Director: Christian Ditter
Starring: Dakota Johnson, Rebel Wilson, Leslie Mann, Alison Brie
After suggesting a break from her long-term partner, Alice (Johnson) moves to New York in a bid to find herself and prove she can make it on her own. After befriending her motor-mouthed colleague Robin (Wilson), Alice learns what it takes to be single.
I’ve yet to watch a film that I haven’t found Rebel Wilson absolutely hilarious in, regardless of how good or bad the movie is, and in How to be Single, she is at her riotous best. Her delivery is as always on point, and she is responsible for this biggest laughs in this chick flick. Back up is also provided in romantic comedy stalwart Leslie Mann; she is so consistently funny in every film she is in, and is absolutely hilarious in this film as Alice’s career-driven older sister.
Despite her awfully bland turn in Fifty Shades of Grey, Dakota Johnson proves she has surprisingly good comic timing, although her “acting” skills still leave a lot to be desired. The pairing of her and Rebel Wilson is great, and they contrast and bounce off each other really well.
There are big laughs to be had in this film, and it easily passed the patented Mark Kermode “six laugh test”. Whilst the marketing would suggest this film is solely aimed at the female market, the potty-mouthed hilarity that Rebel Wilson spouts was enough to make everyone in the screening I was in, laugh; the men included.
This isn’t a film which is going to win any awards (obviously), and I could easily live the rest of my life and never have the urge to watch it again, but I had a good time for the most part, and it’s great switch your brain off entertainment.
Whilst I enjoyed the fact the film didn’t solely focus on Alice and her quest to “find herself”, the sub-plots seemed out of place at points; particularly Lucy’s (Brie) story. Lucy is a serial online dater, desperate to find the one, and whilst her story overlaps with one of the characters also involved in Alice’s story, it seemed like a tenuous link that didn’t need to be there. Alison Brie does a good enough job, but if you completely removed her story line from the film, it would still make complete sense.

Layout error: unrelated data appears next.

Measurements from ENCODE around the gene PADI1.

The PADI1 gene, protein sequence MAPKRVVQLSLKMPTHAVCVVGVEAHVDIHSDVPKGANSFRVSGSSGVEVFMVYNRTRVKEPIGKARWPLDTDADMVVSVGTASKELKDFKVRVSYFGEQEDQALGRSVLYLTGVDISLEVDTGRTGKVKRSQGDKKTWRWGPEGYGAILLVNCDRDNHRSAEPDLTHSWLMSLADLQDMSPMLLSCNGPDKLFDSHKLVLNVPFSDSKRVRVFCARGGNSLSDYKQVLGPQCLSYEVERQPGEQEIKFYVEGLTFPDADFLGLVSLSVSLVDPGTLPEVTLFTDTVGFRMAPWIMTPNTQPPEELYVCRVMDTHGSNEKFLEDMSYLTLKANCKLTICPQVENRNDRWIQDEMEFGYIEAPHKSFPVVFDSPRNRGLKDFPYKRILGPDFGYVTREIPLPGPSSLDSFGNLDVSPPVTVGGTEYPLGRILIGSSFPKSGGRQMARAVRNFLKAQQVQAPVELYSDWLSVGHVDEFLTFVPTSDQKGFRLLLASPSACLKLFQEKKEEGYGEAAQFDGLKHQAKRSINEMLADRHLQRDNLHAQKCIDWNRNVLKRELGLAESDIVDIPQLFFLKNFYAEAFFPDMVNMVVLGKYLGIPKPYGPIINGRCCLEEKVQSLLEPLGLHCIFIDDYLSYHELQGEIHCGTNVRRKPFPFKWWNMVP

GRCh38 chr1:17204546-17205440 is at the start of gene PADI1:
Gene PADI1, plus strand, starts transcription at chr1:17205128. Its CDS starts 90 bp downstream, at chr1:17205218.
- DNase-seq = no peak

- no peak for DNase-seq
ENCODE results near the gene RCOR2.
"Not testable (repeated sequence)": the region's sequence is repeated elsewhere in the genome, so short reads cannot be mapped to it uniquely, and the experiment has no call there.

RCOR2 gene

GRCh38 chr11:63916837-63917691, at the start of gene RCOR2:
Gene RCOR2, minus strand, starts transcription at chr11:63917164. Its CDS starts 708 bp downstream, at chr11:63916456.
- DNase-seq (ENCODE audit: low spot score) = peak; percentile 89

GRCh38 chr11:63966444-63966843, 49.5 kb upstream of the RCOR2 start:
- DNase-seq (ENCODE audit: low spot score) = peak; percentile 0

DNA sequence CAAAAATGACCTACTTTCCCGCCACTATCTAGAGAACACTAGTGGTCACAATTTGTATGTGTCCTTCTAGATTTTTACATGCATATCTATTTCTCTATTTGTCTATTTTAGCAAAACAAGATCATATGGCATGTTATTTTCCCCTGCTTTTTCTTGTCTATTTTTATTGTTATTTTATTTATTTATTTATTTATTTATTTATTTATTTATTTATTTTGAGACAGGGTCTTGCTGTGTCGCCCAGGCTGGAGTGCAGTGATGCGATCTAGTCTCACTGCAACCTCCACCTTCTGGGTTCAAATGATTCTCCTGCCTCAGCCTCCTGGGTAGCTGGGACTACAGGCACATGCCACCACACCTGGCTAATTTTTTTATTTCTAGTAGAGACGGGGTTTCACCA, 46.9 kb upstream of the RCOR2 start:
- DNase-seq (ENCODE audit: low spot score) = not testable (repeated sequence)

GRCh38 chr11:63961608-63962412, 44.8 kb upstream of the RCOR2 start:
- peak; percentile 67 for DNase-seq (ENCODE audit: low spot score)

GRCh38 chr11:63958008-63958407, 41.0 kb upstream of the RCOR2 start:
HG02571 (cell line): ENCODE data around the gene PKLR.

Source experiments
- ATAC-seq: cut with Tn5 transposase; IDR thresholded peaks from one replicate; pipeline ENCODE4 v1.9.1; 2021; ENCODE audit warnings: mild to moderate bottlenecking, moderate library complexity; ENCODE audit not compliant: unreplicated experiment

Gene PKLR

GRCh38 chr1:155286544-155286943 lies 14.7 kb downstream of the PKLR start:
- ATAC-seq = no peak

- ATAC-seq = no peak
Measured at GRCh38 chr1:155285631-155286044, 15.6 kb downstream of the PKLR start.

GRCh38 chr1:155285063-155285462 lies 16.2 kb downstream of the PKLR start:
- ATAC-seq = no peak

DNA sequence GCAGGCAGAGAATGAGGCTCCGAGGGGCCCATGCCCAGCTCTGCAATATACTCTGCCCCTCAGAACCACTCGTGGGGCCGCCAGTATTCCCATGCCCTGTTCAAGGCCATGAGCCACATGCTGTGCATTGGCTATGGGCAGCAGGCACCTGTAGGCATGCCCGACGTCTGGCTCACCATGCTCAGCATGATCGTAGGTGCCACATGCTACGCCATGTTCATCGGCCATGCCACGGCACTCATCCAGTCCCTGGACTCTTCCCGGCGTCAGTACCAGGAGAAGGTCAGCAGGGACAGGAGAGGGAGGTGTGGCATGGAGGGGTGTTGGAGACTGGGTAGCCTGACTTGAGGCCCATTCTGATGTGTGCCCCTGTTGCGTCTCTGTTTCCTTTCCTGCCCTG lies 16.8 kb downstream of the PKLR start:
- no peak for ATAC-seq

It also doesn’t make sense that three out of the four female characters had their own subplot, but Rebel Wilson’s character didn’t. Not only was she the funniest, and desperately underused in places, her complete lack of subplot just made her seem like the sidekick. This seemed a little unfair to me, and placed her solely in the “comic relief” category rather than giving any chance for character development. If you’re giving all but one of the supporting characters a little story line of their own, leaving one out is not cool!
I saw this movie and you should too, BUT only if this is your sort of film! I always struggle to review a film like this because it isn’t like I can go into great depth about the score or the cinematography, because it just isn’t that sort of film! It is completely throwaway, and instantly forgettable, but if you’re looking for a decent enough, entertaining film that will make you laugh, you’re probably going to find what you’re looking for in this. It won’t be for everyone, and I wouldn’t even say it is a “good” film, but you’ll enjoy it for what it is at the time and then never think about it again; and that’s okay sometimes!
Agree with everything I’ve said, or am I a terribly misguided idiot who has got it all wrong? Please let me know in the comments, and don’t forget to share as well.
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